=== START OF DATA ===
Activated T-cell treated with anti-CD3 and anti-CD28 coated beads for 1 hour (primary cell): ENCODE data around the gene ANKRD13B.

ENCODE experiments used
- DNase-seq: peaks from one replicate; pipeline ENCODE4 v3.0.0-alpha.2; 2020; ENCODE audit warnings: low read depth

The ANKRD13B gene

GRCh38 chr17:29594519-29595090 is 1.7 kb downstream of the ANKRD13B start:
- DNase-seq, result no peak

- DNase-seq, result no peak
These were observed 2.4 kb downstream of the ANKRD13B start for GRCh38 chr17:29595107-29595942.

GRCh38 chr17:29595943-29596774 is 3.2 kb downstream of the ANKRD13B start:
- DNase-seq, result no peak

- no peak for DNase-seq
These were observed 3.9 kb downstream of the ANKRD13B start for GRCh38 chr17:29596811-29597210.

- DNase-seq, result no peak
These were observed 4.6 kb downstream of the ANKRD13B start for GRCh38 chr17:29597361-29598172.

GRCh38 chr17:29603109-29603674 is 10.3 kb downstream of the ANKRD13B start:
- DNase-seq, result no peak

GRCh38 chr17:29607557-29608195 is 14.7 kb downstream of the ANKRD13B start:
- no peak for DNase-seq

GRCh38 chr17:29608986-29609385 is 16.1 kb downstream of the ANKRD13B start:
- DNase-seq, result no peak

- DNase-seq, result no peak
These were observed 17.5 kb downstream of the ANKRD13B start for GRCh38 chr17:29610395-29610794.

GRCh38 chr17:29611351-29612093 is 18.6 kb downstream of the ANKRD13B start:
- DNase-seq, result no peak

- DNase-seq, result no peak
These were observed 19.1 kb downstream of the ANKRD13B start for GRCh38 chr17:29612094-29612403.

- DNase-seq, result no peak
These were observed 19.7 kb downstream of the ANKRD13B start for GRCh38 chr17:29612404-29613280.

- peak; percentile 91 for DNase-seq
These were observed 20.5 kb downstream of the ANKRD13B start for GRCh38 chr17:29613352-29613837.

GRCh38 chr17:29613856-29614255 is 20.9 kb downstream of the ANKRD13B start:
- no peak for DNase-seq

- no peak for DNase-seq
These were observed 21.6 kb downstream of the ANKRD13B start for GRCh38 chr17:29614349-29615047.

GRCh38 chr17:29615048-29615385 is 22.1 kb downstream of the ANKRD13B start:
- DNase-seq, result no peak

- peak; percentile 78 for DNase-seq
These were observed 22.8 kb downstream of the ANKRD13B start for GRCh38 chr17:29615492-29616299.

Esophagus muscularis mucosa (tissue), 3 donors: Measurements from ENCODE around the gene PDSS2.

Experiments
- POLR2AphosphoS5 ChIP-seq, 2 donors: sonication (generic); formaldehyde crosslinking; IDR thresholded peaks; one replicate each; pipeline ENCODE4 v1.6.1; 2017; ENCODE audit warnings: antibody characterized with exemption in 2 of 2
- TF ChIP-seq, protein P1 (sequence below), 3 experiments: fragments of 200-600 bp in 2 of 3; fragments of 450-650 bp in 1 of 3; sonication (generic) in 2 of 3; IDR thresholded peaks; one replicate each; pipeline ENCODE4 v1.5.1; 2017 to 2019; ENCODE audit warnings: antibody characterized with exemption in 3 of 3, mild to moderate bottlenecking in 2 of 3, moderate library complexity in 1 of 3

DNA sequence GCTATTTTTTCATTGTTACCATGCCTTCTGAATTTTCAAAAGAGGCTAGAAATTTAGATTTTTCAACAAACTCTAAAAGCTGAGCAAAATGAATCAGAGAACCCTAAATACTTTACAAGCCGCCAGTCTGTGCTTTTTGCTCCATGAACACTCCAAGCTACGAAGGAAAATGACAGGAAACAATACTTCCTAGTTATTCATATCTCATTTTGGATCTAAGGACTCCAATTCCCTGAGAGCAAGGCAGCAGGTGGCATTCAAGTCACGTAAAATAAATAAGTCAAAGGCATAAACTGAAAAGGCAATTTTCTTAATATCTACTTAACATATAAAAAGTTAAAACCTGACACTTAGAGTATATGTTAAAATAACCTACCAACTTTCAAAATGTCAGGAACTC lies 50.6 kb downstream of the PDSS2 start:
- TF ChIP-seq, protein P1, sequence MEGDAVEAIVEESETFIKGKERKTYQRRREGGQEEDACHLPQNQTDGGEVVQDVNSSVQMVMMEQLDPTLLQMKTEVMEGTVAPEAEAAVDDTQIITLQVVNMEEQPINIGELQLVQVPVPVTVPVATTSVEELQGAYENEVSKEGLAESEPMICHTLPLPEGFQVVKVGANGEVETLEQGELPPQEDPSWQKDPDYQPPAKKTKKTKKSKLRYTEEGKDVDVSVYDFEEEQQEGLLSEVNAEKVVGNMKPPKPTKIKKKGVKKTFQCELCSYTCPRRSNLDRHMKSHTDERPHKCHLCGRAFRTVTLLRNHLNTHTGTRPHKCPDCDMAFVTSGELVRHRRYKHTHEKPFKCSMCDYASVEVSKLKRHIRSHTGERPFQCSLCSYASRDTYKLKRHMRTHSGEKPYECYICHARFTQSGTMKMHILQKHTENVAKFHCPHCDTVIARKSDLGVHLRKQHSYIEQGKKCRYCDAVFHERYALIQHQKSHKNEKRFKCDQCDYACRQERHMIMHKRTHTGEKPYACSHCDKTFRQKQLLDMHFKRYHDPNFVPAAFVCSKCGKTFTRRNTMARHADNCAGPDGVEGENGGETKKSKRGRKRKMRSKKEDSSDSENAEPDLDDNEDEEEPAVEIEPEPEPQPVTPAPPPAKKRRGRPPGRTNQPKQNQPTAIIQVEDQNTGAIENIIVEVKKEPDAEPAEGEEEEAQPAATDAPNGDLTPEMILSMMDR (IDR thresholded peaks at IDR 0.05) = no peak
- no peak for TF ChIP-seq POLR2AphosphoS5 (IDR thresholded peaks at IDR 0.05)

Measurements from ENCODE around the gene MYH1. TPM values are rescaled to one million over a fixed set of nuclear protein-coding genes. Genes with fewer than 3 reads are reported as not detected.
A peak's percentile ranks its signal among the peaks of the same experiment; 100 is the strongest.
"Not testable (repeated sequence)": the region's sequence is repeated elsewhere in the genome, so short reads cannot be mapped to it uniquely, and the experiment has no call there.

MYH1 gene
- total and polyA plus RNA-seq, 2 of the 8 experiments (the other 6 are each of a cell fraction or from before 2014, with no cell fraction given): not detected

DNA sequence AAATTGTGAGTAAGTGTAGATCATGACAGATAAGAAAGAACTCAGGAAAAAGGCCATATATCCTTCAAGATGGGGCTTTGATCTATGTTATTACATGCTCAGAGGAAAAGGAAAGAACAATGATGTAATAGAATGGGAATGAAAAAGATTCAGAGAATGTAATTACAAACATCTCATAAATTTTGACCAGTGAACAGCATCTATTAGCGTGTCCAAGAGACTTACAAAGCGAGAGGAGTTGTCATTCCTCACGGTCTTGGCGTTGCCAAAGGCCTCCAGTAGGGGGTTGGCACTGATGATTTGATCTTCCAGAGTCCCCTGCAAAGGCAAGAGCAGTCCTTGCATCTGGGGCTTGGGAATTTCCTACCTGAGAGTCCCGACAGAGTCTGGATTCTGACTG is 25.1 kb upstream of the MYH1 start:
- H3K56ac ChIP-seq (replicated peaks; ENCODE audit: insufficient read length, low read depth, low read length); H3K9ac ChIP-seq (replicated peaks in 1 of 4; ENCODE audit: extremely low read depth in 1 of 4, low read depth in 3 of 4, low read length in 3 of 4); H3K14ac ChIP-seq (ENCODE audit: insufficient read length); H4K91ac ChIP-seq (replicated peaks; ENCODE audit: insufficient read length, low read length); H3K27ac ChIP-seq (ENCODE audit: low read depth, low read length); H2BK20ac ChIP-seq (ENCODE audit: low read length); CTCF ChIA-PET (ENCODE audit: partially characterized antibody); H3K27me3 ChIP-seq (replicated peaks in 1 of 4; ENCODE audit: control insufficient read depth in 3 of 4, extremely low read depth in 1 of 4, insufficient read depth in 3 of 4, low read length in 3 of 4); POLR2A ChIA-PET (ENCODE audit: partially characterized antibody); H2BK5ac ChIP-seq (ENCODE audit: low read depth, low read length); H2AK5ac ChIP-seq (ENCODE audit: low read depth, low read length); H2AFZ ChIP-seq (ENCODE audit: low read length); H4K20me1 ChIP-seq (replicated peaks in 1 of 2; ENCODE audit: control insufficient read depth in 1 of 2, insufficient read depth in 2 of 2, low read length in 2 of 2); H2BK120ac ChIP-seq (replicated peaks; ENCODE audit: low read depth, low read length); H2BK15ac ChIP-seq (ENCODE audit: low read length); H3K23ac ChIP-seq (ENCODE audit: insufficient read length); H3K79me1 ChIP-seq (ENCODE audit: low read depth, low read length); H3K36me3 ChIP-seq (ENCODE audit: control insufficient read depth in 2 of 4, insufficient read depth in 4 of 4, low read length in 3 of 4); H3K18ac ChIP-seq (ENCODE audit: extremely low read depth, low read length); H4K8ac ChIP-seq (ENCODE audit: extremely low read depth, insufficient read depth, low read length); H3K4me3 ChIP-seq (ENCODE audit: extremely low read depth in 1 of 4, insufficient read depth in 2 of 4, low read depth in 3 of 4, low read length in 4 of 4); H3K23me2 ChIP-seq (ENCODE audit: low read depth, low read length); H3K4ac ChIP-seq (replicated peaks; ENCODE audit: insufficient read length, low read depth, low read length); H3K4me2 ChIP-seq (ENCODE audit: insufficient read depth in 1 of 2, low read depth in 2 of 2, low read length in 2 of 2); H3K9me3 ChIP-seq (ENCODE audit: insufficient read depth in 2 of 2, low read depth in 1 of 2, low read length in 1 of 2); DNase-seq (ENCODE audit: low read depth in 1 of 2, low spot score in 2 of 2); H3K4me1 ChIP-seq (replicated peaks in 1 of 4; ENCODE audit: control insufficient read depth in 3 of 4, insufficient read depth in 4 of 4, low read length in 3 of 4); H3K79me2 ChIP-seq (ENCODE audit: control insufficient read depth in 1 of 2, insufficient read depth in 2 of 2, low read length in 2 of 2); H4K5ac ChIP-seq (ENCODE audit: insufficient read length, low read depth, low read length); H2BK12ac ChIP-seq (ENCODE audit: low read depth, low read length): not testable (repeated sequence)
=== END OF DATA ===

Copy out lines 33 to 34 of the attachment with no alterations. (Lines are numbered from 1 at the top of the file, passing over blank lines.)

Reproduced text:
- no peak for DNase-seq
These were observed 21.6 kb downstream of the ANKRD13B start for GRCh38 chr17:29614349-29615047.